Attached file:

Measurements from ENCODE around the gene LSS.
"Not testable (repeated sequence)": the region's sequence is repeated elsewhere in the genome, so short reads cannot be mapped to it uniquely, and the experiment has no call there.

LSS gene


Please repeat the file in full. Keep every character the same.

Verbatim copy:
Measurements from ENCODE around the gene LSS.
"Not testable (repeated sequence)": the region's sequence is repeated elsewhere in the genome, so short reads cannot be mapped to it uniquely, and the experiment has no call there.

LSS gene